Coordination between various echelons of the Service, from the Maritime Operations Centres in Mumbai and New Delhi, Naval aircraft flying from Arakkonam and Goa, as well as among the multiple ships and aircraft at sea, enabled successful recovery of the majority of the persons from the ill-fated barge. In addition, information received from other agencies at IMAC, Gurgaon as well as the Joint Operations Centre, Mumbai was rapidly processed and relayed to all units engaged in the operation.

The commitment of the Navy to safety of life at sea was further reinforced when helicopter operations were commenced as soon as weather improved marginally. Sea King Helicopters, modified for rescue operations, were deployed to recover dispersed survivors, in conditions which make even normal flying a challenge. Divers were lowered into the water from these helicopters, to grab onto survivors and get them winched up to safety. The minimal separation of the helicopter from the sea, with high waves, required very highly skilled flying as well as nerves of steel. Multiple successful rescues of this nature were undertaken as the Navy intensified the effort. These operations resulted in successful rescue of 35 survivors of barge GAL Constructor off Mumbai. Subsequent joint operations by the Navy and Coast Guard ensured that all 137 crew of this barge were safely rescued. A similar operation was also undertaken by a Naval ALH off New Mangalore on 17 May, to rescue the distressed crew of tug Coromandel Supporter XI.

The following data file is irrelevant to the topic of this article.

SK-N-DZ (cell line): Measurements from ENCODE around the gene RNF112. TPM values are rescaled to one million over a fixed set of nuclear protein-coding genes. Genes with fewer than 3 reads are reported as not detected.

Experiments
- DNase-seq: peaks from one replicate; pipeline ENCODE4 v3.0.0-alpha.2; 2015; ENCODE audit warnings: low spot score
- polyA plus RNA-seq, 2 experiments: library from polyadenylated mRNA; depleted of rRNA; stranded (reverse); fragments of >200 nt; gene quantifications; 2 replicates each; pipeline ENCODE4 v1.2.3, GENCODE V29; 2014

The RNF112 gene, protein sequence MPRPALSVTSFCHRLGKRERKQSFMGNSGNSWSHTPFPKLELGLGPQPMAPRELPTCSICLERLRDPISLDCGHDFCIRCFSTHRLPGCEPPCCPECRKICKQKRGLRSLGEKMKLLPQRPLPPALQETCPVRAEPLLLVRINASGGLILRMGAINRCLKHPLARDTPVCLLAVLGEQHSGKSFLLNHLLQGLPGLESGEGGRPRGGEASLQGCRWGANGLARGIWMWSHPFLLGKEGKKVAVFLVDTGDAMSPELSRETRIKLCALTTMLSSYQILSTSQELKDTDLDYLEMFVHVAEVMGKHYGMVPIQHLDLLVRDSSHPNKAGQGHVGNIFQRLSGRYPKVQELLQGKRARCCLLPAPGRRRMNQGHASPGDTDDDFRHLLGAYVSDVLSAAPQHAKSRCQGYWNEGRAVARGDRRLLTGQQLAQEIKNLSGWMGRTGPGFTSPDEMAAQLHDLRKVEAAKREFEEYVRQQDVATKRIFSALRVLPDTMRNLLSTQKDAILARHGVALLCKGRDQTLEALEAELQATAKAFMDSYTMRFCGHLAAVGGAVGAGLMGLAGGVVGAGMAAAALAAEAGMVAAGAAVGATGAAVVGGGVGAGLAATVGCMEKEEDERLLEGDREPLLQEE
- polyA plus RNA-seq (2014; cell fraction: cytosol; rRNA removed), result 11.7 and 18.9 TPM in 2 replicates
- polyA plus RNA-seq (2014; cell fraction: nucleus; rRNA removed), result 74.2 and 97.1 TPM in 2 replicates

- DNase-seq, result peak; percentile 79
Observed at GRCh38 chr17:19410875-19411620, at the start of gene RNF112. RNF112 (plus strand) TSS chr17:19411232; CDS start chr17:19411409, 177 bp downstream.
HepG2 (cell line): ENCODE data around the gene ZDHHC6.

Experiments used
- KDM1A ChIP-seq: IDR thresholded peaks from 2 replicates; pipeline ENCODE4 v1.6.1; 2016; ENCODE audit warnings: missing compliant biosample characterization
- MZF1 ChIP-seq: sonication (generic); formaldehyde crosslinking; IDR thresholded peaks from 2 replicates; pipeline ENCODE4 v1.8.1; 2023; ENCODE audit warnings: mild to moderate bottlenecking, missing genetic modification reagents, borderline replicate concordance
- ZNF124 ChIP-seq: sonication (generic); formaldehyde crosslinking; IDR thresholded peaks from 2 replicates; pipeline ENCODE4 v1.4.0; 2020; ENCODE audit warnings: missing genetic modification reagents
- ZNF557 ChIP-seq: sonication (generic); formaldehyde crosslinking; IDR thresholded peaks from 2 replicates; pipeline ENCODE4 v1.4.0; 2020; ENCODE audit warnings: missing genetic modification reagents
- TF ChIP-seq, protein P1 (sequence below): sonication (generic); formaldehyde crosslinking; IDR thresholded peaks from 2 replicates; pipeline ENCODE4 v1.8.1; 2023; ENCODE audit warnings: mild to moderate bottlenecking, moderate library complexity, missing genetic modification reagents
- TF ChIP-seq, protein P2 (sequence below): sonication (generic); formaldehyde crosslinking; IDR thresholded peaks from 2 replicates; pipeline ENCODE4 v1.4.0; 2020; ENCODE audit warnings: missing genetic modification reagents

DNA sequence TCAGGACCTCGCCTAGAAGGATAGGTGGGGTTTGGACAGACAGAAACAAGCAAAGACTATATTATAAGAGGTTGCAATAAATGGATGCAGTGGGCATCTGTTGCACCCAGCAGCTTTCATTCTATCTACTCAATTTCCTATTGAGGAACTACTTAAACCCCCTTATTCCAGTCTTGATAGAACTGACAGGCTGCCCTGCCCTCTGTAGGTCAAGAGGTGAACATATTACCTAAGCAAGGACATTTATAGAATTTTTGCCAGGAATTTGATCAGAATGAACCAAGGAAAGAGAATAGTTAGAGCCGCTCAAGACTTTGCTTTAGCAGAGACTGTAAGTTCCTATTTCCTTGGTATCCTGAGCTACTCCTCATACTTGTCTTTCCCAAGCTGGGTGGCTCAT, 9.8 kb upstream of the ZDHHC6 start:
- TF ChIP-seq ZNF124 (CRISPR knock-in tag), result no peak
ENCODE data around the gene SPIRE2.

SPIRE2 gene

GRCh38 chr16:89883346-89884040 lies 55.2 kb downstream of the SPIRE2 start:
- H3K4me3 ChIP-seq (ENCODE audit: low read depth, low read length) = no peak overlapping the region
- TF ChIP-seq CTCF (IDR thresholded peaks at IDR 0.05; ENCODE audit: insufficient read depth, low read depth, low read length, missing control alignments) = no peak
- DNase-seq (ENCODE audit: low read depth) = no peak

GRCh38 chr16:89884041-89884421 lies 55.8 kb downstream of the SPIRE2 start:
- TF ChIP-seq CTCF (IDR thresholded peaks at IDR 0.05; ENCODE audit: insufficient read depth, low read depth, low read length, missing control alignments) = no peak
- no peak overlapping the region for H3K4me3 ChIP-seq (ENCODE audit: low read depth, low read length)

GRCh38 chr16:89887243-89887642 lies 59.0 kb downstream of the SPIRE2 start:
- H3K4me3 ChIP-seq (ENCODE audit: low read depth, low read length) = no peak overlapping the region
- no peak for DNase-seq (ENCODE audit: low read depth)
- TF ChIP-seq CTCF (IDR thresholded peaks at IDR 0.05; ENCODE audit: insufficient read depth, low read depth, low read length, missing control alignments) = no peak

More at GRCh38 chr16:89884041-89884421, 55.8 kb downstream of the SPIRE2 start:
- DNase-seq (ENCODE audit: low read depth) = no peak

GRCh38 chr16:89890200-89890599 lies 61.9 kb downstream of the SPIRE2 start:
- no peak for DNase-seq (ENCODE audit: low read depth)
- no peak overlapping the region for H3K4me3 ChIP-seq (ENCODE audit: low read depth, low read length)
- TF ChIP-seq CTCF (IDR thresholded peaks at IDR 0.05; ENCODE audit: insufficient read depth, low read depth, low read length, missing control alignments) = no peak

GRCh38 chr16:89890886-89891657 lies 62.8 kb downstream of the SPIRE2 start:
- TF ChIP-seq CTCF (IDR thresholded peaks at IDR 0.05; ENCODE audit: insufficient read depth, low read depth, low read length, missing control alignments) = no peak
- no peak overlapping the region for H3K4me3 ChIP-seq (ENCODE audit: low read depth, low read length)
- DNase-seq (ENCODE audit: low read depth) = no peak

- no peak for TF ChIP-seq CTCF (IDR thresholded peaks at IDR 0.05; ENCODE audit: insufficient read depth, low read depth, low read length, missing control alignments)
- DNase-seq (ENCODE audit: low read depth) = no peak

In summary, naval personnel and assets were deployed throughout the affected parts of the west coast, from Mangalore to Gujarat, to provide timely and meaningful assistance. For sailors across the world, saving lives at sea is a common and holy duty. When the Indian Navy was called upon, and lives were imperilled at sea, each and every member of the Service stood up to the occasion. The professional excellence, grit, tenacity, and fearlessness demonstrated by the ships and aircraft engaged in the SAR mission, embodies the lofty standards which the entire Indian Navy embraces.

The Indian Navy has always, willingly, and confidently, ventured into the storm to protect the country and their countrymen, from any danger. Naval personnel, across ships, aircraft and bases have repeatedly risen to the occasion and contributed positively to overcome any challenge which the nation is facing. A young seaman from the destroyer Kolkata, before sailing out for the rescue mission, reportedly said this to his family – “we will go and save our friends from the storm now, and once we return safely, we will continue our battle against COVID”. Such positive spirit among the crews truly reflects the Navy’s commitment to its pledge – Har Kaam Desh ke Naam.

This operation will always be etched in the annals of history and will continue to reinforce the sacred and timeless covenant – of saving lives at sea – shared by seafarers across the world. Shano Varuna!

(The author is a Delhi-based, DCC qualified, defence beat writer and independent contributor to print and online publications)